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Brodie's abscess following percutaneous fixation of distal radius fracture in a child.

Rajakulendran K, Picardo NE, El-Daly I, Hussein R - Strategies Trauma Limb Reconstr (2016)

Bottom Line: The index surgery was complicated by a pin site infection that was treated successfully with antibiotics.Previous trauma or surgery has been implicated as predisposing factors.Ours is the first reported case in an adolescent.

View Article: PubMed Central - PubMed

Affiliation: Basildon and Thurrock University Hospitals NHS Foundation Trust, Nethermayne, Essex, SS16 5NL, UK.

ABSTRACT
We report the case of a Brodie's abscess presenting five and a half years following closed reduction and percutaneous pinning of a distal radius fracture. The index surgery was complicated by a pin site infection that was treated successfully with antibiotics. The patient represented with forearm pain years later, and radiological investigations revealed a Brodie's abscess in the distal radius at the site of the previous Kirschner wires. The Brodie's abscess was managed through surgical curettage and antibiotics. Staphylococcus aureus and diphtheroid organisms were cultured from the intraoperative specimens. A Brodie's abscess is a form of localised subacute osteomyelitis, which usually occurs in the metaphysis of long bones and can mimic malignancy. Previous trauma or surgery has been implicated as predisposing factors. We have only identified one previously reported case of Brodie's abscess following percutaneous pinning. Ours is the first reported case in an adolescent. The aim of this paper is to raise awareness of this rare complication and review the current literature.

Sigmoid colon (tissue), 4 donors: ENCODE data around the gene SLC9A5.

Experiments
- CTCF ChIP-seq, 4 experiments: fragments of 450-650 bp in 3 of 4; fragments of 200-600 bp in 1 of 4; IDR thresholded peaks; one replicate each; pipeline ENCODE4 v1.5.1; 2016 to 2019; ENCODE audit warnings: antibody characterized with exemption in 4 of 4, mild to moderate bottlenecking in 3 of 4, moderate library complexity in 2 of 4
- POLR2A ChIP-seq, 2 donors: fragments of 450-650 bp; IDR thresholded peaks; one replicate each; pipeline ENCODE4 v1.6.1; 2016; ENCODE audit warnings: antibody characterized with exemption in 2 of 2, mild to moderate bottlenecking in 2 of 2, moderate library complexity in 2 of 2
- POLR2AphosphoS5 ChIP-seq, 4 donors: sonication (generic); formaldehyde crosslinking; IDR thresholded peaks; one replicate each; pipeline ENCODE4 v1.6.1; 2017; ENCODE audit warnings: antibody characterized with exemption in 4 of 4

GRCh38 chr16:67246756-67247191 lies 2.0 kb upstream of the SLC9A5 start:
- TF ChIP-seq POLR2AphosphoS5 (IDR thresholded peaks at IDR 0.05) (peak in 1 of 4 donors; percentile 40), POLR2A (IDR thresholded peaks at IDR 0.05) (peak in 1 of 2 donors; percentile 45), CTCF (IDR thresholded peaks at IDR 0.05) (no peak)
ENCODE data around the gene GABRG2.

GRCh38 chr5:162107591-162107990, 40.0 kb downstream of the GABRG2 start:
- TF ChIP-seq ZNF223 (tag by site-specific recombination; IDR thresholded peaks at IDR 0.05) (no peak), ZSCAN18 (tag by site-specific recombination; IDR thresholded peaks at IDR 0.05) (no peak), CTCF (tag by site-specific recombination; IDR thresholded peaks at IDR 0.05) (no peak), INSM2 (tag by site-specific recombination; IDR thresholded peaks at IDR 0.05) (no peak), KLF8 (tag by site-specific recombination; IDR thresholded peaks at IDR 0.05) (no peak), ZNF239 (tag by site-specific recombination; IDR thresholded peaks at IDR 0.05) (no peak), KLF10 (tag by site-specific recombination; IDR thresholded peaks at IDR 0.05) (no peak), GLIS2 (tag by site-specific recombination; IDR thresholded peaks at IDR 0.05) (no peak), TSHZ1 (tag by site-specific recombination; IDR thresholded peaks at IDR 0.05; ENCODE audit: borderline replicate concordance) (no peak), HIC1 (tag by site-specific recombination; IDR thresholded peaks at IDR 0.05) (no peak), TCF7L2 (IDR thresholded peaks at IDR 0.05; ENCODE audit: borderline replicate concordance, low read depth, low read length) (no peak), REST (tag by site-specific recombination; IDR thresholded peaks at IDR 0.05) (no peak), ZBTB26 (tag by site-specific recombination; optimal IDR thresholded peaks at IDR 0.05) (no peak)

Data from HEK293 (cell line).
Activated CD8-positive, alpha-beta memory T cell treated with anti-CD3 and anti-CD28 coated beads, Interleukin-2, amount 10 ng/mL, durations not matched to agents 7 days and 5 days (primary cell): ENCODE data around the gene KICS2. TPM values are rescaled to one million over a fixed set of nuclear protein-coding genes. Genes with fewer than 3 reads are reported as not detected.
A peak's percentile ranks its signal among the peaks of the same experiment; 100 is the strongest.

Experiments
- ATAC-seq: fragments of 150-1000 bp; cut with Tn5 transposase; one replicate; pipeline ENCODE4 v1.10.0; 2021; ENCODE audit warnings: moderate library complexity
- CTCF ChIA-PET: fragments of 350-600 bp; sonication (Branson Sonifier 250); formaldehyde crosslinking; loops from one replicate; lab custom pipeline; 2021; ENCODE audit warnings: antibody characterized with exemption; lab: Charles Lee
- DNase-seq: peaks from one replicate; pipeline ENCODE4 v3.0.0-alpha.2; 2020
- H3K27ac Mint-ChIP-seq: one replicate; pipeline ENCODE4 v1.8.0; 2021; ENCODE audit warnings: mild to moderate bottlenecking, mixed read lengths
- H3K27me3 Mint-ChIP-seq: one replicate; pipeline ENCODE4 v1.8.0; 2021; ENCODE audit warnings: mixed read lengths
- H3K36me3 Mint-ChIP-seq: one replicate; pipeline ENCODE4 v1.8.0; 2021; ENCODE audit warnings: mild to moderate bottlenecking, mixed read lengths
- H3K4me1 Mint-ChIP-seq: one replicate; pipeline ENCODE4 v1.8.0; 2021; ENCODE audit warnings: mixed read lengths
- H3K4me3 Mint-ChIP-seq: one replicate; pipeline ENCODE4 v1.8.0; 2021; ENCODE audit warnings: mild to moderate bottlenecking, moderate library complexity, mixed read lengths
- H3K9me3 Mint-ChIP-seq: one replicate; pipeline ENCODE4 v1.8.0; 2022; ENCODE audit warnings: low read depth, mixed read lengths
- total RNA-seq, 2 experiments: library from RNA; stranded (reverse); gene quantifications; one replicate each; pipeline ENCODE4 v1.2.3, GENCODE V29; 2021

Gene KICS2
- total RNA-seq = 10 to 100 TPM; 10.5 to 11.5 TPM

No MeSH data available.


Related in: MedlinePlus

AP radiograph of the left forearm showing percutaneous K-wire fixation of a distal radius fracture
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Fig1: AP radiograph of the left forearm showing percutaneous K-wire fixation of a distal radius fracture

Mentions: A 16-year-old, right-hand-dominant school boy attended the accident and emergency department with a 2-week history of increasing left forearm pain and swelling. There was no significant trauma, and the patient denied any systemic symptoms. He had sustained a closed fracture of the left distal radius five and a half years previously, whilst playing rugby. The fracture was managed at the time of injury with closed reduction and stabilisation using two percutaneous K-wires (Fig. 1), and one dose of antibiotics was given on induction. The patient had developed an infection at the radial styloid pin site 1 month following the original surgery. The K-wires were removed at the time, and he was given a 10-day course of oral flucloxacillin and placed into a full cast. Wound swabs grew Staphylococcus aureus. The infection resolved, but he developed an area of excess granulation tissue around the infected pin site that was treated with silver nitrate.Fig. 1